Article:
A smile spread over Paris’s face. "That’s exactly when it began. At the beginning."

Paris stood to one side as Janeway and members of the bridge crew drew weapons. The transporter hummed, and three men, weapons raised, materialized in defensive position, each facing a different direction. His stomach tensed as he recognized three former shipmates. Ayala was aiming directly at him; Tuvok faced Kim, and Chakotay was almost nose to nose with Janeway.

No one moved. No one spoke.

Even for an apparent standoff, this seemed to take a long time. He looked at the Captain. She was staring at Chakotay, her face unreadable. He was staring at her and looking stunned. It could be that he was surprised to find himself in a trap, but surely, Paris thought, he had expected something, or he wouldn’t have come aboard armed.

Good god, he thought. It’s not the weapons. It’s her.


"Wait a moment," Jake interrupted. "Are you saying they were … smitten… at first sight?"

"There’s an old expression, the 'coup d’foudre,' the thunderbolt." Paris seemed lost in the recollection. "That’s exactly what happened to them. Instant, powerful attraction. It was palpable."

"But I’ve seen Tuvok’s account of that first encounter, as well as the mission log. Nothing remotely close to that is reported."

"Of course not. One thing you need to understand is the extent to which Tuvok is devoted to the Captain, even now. He would never allow anything to tarnish her image unfairly. It didn’t affect the events that followed in any way. I suspect that he decided that the sexual tension that manifested on the bridge just then was an irrelevant detail that might confuse weak minds. It would have been logical to omit it."

"But later – I assume you’re going to tell me that something did come of it eventually – Tuvok continued to cover it up?"

Paris nodded. "Yes. At least, I assume so. He and I have never discussed this. In fact, the only person I ever discussed this with was B’Elanna. She suspected that the Captain confided in Tuvok." He took another sip. "Even if she didn’t, Tuvok knew everything that happened on that ship. One way or the other, he knew."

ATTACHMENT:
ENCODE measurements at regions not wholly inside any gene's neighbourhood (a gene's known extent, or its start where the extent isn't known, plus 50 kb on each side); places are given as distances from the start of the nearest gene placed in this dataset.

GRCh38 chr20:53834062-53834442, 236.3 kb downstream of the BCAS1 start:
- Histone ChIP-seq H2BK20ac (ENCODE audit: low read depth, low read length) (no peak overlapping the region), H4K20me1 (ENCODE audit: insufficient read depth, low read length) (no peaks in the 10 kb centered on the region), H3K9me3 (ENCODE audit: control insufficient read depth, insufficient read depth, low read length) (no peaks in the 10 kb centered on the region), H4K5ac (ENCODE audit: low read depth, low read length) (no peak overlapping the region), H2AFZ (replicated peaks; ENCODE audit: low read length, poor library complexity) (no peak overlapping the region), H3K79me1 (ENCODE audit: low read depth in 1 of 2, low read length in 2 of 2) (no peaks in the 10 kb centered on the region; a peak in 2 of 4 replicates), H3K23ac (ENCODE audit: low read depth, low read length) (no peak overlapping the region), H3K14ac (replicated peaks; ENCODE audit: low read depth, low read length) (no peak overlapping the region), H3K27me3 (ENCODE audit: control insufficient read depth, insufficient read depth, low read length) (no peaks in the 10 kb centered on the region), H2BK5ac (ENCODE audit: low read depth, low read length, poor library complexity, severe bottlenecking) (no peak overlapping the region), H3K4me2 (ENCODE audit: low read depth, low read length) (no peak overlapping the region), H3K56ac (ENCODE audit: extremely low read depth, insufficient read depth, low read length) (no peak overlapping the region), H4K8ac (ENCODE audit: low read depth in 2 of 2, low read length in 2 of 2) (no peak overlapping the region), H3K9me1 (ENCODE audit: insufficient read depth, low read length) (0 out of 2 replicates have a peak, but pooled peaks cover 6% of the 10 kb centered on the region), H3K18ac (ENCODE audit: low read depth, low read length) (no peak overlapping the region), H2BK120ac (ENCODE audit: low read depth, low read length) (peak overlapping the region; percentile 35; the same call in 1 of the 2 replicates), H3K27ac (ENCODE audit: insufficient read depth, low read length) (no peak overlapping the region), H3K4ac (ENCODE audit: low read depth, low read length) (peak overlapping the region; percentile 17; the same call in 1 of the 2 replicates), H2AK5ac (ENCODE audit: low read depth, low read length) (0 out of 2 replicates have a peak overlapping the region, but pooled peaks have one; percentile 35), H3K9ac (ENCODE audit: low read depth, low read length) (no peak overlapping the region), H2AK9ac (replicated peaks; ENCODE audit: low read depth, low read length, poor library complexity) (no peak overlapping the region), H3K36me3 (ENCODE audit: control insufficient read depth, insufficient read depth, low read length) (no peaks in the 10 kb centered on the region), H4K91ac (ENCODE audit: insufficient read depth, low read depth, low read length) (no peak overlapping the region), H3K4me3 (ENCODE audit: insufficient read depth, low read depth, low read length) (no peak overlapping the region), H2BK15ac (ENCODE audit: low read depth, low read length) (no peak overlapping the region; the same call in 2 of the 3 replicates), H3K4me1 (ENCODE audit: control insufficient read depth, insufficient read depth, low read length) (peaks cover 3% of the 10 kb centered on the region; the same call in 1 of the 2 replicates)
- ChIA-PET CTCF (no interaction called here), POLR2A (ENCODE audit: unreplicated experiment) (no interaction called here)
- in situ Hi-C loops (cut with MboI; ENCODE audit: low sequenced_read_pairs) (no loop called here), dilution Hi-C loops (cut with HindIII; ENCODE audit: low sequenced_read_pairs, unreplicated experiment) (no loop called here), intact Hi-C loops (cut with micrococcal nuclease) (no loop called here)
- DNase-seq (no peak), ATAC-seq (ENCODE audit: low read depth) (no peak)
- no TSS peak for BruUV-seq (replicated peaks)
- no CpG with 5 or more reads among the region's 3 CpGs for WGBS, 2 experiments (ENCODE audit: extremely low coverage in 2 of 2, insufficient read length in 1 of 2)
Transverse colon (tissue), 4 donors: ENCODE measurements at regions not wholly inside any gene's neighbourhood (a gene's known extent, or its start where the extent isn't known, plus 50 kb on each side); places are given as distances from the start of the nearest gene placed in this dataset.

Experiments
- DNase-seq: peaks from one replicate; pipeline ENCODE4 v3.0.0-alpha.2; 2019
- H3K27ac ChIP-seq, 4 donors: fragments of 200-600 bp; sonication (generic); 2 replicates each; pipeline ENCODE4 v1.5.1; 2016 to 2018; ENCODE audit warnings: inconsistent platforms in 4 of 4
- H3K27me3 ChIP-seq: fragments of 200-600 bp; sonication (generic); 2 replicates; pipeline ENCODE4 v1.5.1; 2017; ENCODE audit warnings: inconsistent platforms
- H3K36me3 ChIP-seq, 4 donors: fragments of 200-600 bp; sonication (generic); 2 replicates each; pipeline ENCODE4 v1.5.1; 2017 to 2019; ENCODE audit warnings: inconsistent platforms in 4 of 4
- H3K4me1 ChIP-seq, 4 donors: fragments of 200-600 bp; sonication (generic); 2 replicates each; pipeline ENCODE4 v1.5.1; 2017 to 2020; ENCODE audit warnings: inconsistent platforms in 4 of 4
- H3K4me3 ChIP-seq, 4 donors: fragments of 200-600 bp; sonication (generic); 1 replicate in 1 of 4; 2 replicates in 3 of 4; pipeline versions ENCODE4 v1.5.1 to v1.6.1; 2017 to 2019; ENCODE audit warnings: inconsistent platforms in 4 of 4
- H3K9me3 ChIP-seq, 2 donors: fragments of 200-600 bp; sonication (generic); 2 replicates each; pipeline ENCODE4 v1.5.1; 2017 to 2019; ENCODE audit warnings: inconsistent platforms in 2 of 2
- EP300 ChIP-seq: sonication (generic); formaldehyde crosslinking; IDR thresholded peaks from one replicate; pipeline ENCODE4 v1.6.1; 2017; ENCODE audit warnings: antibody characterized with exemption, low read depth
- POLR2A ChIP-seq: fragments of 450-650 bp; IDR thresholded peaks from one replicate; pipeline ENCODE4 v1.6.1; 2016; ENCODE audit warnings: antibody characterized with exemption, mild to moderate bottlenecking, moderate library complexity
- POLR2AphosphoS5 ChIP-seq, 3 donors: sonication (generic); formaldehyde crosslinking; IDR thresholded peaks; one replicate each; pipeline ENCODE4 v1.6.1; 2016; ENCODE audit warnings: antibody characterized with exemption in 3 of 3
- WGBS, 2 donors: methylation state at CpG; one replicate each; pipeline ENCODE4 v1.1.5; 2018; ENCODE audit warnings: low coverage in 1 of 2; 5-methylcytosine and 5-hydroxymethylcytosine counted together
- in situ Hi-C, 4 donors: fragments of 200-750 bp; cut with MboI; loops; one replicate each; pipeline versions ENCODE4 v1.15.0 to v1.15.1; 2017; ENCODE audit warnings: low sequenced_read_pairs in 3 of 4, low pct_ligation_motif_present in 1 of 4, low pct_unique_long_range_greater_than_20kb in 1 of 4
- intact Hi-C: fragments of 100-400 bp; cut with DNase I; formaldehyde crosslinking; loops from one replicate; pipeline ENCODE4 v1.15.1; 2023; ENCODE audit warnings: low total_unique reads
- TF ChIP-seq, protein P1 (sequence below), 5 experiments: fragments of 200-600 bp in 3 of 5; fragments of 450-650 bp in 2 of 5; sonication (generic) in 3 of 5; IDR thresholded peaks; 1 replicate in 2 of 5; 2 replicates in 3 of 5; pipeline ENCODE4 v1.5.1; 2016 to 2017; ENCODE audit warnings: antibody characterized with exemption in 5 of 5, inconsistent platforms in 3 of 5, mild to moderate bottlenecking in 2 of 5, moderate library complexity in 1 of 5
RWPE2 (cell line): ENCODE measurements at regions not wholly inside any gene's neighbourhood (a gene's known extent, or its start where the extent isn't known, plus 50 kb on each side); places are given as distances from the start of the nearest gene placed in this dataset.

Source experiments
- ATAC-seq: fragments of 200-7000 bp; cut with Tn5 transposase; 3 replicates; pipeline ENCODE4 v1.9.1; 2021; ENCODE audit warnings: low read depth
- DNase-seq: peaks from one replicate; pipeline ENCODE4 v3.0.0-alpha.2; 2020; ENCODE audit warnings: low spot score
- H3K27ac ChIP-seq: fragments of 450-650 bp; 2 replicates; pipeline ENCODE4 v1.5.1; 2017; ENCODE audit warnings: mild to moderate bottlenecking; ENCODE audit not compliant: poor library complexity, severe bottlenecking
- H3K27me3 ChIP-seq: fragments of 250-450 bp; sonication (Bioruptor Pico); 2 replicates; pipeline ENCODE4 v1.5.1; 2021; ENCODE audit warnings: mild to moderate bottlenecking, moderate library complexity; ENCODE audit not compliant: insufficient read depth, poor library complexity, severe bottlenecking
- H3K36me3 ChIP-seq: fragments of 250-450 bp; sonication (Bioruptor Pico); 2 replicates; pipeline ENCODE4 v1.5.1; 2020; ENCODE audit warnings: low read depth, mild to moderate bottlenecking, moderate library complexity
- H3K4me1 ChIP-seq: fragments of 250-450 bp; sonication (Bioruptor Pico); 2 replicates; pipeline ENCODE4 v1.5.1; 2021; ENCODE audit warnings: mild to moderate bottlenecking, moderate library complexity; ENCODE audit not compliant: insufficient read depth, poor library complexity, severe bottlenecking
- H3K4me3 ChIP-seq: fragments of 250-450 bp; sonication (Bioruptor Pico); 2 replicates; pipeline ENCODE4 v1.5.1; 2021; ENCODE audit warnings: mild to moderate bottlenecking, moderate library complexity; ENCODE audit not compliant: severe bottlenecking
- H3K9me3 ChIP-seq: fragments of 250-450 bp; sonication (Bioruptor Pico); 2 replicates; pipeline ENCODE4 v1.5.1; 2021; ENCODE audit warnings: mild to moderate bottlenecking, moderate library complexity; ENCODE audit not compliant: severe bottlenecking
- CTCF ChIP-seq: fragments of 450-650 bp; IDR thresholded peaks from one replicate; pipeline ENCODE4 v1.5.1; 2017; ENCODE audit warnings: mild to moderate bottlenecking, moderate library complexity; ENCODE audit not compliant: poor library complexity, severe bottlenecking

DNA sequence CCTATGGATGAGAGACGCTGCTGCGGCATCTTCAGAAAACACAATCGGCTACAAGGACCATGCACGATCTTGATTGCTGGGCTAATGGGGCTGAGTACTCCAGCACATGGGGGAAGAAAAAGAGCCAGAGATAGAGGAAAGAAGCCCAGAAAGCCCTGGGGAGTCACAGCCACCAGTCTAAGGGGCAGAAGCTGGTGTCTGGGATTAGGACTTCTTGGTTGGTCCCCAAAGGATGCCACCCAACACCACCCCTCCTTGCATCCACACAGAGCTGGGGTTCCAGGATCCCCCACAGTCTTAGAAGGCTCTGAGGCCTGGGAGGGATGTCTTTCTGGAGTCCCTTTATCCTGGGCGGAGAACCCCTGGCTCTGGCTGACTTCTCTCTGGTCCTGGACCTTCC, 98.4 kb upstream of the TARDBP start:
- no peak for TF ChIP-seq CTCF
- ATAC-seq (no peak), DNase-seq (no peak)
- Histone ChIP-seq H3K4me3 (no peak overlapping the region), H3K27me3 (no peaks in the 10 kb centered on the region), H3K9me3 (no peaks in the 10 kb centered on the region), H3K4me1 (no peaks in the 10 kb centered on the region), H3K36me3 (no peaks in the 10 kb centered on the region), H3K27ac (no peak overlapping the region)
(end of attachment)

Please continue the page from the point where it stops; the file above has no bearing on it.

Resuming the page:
"Well." That was interesting. "Please, go on."

"I’m pretty certain that the attraction did not play a part in the Captain’s decision to offer Chakotay the position as first officer. That really was a matter of necessity. I think, though, that it may have been a factor in his decision to accept – I mean, really accept and not use the position as a ruse to take the ship. You have to remember, things were pretty dicey at first. A lot of the Maquis didn’t like being conscripted into Starfleet and thought they could take over. If Chakotay had wanted to, he could have mounted a pretty effective insurrection."

"But he didn’t, because he was in love with Janeway?"

He considered. "When you say it like that, it doesn’t do him justice. Chakotay was an honorable man, and once he gave his word, he kept it. I do think that his feelings for the Captain helped tip his decision to accept the offer."

Jake nodded. "Janeway was engaged to be married, wasn’t she?"

"That’s right. And I think that’s the biggest reason why at first she wouldn’t let anything happen between her and Chakotay. The Captain was extremely loyal."

"Maybe she wasn’t as attracted as you think."

Paris laughed lightly. "Don’t you believe it. When she let her guard down, it was almost painfully obvious that she was drawn to him." He set his glass down and looked thoughtful. "At first, it was just little things, like the way she would touch him. She was a touchy person by nature, so it took a while to notice that she touched him more often than anyone else. Not much, just a hand on his arm or his shoulder while they talked. But when she touched him… her face would change. So would his. It was almost as if, for that moment, they were completely alone with each other. The rest of us just dropped out of the universe."

Jake smiled. "I felt that way about a girl once. I was sixteen, and she was a dabo girl at the bar."

"Good analogy. I think they were both as infatuated as a couple of teenagers, then. But they were completely professional on duty, and at that point I’d be surprised if they even acknowledged it off duty. The whole situation was too new. We were all learning to trust one another, and to find our balance in the Delta quadrant. And too, Chakotay did a couple of things early on that didn’t help him with her."